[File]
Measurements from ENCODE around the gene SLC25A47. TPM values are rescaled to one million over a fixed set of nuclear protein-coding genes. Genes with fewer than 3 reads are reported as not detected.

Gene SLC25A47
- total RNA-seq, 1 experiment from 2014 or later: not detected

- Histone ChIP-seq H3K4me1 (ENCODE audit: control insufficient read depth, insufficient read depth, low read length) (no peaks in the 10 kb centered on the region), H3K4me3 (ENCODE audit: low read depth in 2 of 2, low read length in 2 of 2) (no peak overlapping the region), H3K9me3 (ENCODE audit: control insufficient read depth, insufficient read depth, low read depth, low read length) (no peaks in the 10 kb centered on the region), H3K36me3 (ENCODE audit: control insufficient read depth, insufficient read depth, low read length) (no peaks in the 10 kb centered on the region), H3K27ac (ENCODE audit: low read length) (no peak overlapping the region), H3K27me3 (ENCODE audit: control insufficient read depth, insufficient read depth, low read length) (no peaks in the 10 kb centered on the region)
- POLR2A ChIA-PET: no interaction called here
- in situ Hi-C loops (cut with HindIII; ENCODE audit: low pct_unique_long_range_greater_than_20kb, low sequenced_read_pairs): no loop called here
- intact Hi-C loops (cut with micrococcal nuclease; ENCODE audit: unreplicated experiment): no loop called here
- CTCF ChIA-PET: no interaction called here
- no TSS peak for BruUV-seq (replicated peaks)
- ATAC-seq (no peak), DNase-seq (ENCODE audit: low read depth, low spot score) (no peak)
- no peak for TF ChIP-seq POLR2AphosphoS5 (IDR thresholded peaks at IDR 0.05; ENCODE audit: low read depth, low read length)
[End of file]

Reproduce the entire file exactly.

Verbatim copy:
Measurements from ENCODE around the gene SLC25A47. TPM values are rescaled to one million over a fixed set of nuclear protein-coding genes. Genes with fewer than 3 reads are reported as not detected.

Gene SLC25A47
- total RNA-seq, 1 experiment from 2014 or later: not detected

- Histone ChIP-seq H3K4me1 (ENCODE audit: control insufficient read depth, insufficient read depth, low read length) (no peaks in the 10 kb centered on the region), H3K4me3 (ENCODE audit: low read depth in 2 of 2, low read length in 2 of 2) (no peak overlapping the region), H3K9me3 (ENCODE audit: control insufficient read depth, insufficient read depth, low read depth, low read length) (no peaks in the 10 kb centered on the region), H3K36me3 (ENCODE audit: control insufficient read depth, insufficient read depth, low read length) (no peaks in the 10 kb centered on the region), H3K27ac (ENCODE audit: low read length) (no peak overlapping the region), H3K27me3 (ENCODE audit: control insufficient read depth, insufficient read depth, low read length) (no peaks in the 10 kb centered on the region)
- POLR2A ChIA-PET: no interaction called here
- in situ Hi-C loops (cut with HindIII; ENCODE audit: low pct_unique_long_range_greater_than_20kb, low sequenced_read_pairs): no loop called here
- intact Hi-C loops (cut with micrococcal nuclease; ENCODE audit: unreplicated experiment): no loop called here
- CTCF ChIA-PET: no interaction called here
- no TSS peak for BruUV-seq (replicated peaks)
- ATAC-seq (no peak), DNase-seq (ENCODE audit: low read depth, low spot score) (no peak)
- no peak for TF ChIP-seq POLR2AphosphoS5 (IDR thresholded peaks at IDR 0.05; ENCODE audit: low read depth, low read length)